It was during this time that I strangely became a safe place - or hideout - for the young boy. He stayed here long after his work is done, Angus Journals in hand. He talked to himself. He circled things. He folded corners of pages. He studied that Journal far more than any text book. In fact, between you and me, sometimes he hid the Journal in his backpack and told his mother he was coming here to do his science reading, only to never crack open the science book. Please don't repeat that; I enjoyed the company. 

Just as the young boy is changing - he's getting taller and thinner - I am changing, too. Hours behind those Angus Journals (hopefully) paid off as the boy made the decision to breed me to BAR Ext, a bull certain to not kill me. Of course, according to his EPDs. There was a lot of discussion between the boy and his Dad about that decision. In the end, his Dad let it be the choice of the boy who had done his homework. You know, it's interesting how some folks think that after my showing days are over, my purpose is over, too. In reality - with this one decision, it's just beginning. 

It's funny how excited I get when I hear the diesel engine growl and the aluminum trailer hit the holes in the lane as it pulls into the farm. My initial thought: Someone is taking a ride, and I hope it's me. This time, it was. The boy loaded me up and took me all the way to Tulsa, Oklahoma for the National Junior Angus Show. I've never seen so many kids all jacked up on powered donuts and fun dip in my life. Water balloon fights, cooking contests, public speaking showdowns and matching t-shirts. About half way through the week I wasn't sure if I was at a cattle show for some sort of halfway house for wild adolescents addicted to Final Bloom. It was a good week, all the way around. Second in class. Can you believe it? I'm tired and ready for home.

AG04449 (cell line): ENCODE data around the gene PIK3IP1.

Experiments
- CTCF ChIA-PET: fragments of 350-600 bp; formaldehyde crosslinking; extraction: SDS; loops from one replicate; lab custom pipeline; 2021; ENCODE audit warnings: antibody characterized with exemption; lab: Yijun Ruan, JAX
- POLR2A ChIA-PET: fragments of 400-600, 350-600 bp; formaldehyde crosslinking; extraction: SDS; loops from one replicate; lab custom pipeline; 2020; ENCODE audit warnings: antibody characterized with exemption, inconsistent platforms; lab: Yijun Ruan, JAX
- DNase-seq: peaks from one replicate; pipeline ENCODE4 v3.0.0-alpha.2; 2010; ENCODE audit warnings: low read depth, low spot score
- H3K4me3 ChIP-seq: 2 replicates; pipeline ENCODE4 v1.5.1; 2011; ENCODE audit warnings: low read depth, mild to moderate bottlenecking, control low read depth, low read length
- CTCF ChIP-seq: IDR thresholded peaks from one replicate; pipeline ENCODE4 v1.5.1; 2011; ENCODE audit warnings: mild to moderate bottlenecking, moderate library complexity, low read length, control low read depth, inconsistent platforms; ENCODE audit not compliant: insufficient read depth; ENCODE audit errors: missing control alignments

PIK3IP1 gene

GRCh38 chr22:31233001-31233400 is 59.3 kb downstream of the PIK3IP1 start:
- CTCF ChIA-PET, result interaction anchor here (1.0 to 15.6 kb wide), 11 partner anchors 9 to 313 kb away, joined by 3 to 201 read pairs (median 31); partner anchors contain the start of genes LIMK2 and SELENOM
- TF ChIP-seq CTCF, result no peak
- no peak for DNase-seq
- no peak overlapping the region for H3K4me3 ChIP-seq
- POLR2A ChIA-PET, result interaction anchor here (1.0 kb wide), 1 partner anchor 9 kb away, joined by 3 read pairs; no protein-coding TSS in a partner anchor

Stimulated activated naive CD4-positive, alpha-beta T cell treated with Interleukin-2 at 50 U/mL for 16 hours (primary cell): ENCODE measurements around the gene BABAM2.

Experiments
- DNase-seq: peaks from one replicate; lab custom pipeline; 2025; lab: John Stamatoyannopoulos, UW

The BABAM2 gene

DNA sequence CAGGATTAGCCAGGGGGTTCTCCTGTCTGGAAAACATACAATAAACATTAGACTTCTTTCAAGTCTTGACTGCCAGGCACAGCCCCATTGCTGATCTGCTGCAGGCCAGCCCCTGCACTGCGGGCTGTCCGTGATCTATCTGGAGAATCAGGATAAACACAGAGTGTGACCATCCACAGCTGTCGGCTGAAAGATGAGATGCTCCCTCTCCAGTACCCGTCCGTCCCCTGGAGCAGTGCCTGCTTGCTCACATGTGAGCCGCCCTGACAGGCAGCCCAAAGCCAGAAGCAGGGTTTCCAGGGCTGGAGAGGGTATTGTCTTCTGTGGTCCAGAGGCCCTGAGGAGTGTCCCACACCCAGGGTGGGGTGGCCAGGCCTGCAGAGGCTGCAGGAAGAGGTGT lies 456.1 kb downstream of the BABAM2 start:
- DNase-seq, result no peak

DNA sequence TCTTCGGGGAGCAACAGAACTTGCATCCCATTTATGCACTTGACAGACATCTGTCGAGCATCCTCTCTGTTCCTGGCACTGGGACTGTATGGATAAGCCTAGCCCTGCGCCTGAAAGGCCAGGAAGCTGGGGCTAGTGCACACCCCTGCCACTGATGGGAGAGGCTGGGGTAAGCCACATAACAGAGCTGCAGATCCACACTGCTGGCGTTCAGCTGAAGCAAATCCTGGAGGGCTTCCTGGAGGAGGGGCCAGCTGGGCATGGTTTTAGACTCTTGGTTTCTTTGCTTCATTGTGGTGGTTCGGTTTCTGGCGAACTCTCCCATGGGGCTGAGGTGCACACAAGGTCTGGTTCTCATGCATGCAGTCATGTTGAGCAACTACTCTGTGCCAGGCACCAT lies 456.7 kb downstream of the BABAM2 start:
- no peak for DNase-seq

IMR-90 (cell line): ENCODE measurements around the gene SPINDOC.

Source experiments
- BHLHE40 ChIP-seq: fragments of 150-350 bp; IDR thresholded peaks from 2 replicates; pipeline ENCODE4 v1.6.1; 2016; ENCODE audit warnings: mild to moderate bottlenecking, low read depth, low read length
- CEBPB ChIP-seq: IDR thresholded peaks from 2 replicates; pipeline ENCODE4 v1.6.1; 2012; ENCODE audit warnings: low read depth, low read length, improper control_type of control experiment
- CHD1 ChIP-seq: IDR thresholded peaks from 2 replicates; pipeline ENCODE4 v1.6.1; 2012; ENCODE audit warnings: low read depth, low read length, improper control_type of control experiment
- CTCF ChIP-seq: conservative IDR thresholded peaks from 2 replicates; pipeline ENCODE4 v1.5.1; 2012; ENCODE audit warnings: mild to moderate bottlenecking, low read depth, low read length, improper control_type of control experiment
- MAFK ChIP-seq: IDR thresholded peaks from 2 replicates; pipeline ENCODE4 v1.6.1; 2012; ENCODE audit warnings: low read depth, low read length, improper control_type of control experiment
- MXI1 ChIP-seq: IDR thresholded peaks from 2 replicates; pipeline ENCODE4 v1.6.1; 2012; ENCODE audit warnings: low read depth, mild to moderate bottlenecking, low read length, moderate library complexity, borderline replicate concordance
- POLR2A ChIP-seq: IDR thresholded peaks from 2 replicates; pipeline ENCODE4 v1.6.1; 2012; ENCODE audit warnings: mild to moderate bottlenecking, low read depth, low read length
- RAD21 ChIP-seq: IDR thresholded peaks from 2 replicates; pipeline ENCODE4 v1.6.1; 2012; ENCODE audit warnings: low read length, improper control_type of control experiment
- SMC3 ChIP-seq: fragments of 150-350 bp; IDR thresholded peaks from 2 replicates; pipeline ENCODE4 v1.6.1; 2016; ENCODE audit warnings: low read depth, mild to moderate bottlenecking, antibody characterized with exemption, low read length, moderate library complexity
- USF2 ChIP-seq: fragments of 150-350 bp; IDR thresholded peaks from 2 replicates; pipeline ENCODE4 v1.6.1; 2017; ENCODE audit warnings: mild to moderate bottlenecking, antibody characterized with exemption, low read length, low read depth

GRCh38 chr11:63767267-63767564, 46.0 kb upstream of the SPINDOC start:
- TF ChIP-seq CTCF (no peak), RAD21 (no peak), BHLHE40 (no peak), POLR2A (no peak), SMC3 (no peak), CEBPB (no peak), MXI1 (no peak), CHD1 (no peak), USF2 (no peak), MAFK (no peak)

Well, today was interesting. I saw those kids fling showsticks at one another like they were participants of season 25 of Survivor. I mean....both great shots, both had the passion in their shouts and energy in their arms, but there was about three minutes when I didn't know if either would survive. The boy locked his sister in the stock trailer for calling him a sissie. I guess that'll teach her. Their mother came and demanded he let her out before she died in there. He walked back to the trailer with great hesitation. 

They both went on to survive the ordeal. And traveled to the county fair the next week.
What a week for all of us. The kids were extremely excited, the parents were somewhat excited, I was was most excited when it was over. It was a hot week for a gal used to a fan on her back. 
There were so many spectators taking it all in, commenting on each of us as we walked around. Some even made spectacles of themselves and commented on the kids. Don't get me started.  Anyhow, I did well. Like - purple banner over my stall card - well. Can you believe it?

After that it got cooler outside of the barn and the days got shorter. We took fewer walks with a show stick but increased our walks to and from the wash racks, for whatever reason. My days became mundane during that period. I always looked forward to that next trailer ride. 

I had an interesting experience with the young boy. I rode in the stock trailer for several hours before unloading some place quite bigger than the county fair. Much of the week was similar, though. Eating, being rinsed, the boy watching me, being tied outside at night, his sister running around socializing. Two major differences I noticed: There were hundreds of head just like me. Blowers were constantly running, funs were buzzing around the clock, the wash racks were always full - can you believe that? I wasn't just the lone animal in the barn anymore. And, can you believe this, when the boy showed me I walked on green wood shavings. Green! I felt fancy.